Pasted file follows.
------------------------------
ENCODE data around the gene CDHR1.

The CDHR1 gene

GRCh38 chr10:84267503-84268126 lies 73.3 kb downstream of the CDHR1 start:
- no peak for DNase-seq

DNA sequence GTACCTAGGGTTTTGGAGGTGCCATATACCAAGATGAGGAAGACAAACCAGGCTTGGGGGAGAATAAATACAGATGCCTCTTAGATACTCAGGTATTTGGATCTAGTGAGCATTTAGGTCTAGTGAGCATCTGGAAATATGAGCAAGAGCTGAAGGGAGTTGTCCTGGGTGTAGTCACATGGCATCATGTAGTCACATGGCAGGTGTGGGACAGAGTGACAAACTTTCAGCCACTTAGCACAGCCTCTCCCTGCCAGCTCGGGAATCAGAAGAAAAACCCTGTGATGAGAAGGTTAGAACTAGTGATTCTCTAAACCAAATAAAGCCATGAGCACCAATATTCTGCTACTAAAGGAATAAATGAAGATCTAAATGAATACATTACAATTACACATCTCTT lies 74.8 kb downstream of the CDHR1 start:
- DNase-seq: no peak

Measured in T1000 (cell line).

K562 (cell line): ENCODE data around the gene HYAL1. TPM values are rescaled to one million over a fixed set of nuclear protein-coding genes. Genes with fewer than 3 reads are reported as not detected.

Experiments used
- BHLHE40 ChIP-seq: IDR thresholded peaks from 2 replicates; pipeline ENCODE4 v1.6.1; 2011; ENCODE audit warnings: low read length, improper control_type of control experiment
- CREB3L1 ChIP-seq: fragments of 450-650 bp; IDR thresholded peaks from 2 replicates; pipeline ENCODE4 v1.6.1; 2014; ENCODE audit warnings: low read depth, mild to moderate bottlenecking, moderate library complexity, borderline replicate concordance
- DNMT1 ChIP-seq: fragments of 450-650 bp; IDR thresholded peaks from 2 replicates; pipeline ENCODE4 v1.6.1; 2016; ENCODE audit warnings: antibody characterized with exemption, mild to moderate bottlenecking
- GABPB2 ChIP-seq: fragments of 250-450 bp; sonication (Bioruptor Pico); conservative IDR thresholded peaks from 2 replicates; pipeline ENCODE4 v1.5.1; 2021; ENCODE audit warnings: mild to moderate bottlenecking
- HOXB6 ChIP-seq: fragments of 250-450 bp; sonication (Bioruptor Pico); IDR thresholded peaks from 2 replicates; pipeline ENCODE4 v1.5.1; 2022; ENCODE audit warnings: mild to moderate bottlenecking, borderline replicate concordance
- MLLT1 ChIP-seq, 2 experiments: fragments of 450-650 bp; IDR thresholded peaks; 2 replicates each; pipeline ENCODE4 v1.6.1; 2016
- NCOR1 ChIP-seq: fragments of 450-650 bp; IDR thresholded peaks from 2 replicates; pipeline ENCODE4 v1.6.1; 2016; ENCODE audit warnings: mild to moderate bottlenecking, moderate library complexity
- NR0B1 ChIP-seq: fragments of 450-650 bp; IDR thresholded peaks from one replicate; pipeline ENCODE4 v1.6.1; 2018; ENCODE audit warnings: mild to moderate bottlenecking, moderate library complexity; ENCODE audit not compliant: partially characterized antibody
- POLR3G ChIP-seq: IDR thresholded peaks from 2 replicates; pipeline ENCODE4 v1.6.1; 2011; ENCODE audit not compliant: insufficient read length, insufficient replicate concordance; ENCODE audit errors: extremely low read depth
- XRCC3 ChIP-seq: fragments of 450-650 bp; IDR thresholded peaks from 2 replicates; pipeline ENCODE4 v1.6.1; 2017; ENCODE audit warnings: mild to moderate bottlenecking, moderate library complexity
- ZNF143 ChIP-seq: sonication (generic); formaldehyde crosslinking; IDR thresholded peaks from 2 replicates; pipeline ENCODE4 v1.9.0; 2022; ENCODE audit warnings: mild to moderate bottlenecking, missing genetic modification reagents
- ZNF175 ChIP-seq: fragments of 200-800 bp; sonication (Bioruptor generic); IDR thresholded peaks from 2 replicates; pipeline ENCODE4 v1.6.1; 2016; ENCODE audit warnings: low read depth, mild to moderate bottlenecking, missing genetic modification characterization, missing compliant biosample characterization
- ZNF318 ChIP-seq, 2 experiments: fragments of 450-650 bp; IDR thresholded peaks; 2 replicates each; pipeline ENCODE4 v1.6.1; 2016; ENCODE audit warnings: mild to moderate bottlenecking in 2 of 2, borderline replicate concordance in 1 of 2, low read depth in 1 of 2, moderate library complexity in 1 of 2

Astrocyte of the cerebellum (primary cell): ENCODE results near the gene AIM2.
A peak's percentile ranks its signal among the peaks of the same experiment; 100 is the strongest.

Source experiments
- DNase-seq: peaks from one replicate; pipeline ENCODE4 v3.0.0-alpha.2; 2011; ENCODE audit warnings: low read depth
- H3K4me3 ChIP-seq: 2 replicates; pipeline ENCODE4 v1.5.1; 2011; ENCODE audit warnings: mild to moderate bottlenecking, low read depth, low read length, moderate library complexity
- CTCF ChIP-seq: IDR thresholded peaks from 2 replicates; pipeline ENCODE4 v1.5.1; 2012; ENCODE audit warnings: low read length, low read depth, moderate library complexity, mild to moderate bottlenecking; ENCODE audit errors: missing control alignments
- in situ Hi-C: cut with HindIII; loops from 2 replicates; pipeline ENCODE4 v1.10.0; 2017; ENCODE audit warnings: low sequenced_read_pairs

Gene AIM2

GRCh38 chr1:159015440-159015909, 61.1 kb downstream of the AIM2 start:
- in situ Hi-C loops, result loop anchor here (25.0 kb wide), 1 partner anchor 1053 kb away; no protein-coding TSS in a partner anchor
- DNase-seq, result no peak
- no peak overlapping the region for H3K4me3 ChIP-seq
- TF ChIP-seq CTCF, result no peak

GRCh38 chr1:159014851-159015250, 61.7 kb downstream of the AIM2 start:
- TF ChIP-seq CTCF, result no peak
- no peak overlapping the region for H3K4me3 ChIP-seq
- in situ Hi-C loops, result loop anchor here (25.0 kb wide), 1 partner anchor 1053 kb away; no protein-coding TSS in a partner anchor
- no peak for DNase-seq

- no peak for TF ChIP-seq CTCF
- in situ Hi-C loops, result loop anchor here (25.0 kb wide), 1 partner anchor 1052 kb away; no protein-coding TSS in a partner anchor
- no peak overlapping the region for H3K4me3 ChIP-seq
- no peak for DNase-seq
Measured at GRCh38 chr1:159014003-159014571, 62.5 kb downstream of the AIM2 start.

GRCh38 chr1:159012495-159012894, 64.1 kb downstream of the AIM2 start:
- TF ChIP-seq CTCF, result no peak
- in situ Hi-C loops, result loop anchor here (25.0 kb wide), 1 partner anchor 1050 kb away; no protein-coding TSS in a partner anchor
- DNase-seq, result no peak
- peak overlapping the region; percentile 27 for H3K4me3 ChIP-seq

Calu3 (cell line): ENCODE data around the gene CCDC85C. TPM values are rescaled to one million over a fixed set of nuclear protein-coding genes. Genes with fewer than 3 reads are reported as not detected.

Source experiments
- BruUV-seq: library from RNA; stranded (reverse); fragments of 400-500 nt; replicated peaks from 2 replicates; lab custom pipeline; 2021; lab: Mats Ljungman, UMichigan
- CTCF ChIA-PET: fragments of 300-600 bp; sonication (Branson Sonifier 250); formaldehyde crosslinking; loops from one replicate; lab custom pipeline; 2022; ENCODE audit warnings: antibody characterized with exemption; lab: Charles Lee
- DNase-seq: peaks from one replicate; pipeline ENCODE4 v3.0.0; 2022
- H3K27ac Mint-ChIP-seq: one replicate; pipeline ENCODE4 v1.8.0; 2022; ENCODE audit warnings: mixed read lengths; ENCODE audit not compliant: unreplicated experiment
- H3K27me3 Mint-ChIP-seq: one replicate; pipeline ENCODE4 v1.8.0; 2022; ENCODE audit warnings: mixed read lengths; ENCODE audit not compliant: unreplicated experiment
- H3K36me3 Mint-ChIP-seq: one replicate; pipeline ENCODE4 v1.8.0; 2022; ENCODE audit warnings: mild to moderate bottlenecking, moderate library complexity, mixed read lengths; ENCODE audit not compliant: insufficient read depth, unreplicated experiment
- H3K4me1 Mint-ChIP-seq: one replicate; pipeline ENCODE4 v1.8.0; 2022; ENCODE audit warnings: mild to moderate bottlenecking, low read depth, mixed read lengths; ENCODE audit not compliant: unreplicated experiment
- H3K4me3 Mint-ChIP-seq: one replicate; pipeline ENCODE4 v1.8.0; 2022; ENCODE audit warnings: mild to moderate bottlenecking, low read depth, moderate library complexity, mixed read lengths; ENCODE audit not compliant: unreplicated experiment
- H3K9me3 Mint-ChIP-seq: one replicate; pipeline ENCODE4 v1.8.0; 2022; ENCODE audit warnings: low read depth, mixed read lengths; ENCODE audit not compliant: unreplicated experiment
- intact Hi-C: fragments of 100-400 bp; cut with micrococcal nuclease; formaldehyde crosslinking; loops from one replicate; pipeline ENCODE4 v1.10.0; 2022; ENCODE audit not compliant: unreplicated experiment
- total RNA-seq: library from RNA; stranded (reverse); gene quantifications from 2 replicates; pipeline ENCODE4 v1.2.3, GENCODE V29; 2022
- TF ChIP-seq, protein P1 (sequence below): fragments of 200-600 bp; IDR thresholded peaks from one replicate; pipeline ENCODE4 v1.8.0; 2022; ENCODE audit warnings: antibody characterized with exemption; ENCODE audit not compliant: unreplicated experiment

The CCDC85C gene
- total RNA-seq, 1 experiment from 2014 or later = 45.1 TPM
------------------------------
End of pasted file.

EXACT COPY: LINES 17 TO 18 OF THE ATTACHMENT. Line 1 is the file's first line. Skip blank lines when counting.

- NR0B1 ChIP-seq: fragments of 450-650 bp; IDR thresholded peaks from one replicate; pipeline ENCODE4 v1.6.1; 2018; ENCODE audit warnings: mild to moderate bottlenecking, moderate library complexity; ENCODE audit not compliant: partially characterized antibody
- POLR3G ChIP-seq: IDR thresholded peaks from 2 replicates; pipeline ENCODE4 v1.6.1; 2011; ENCODE audit not compliant: insufficient read length, insufficient replicate concordance; ENCODE audit errors: extremely low read depth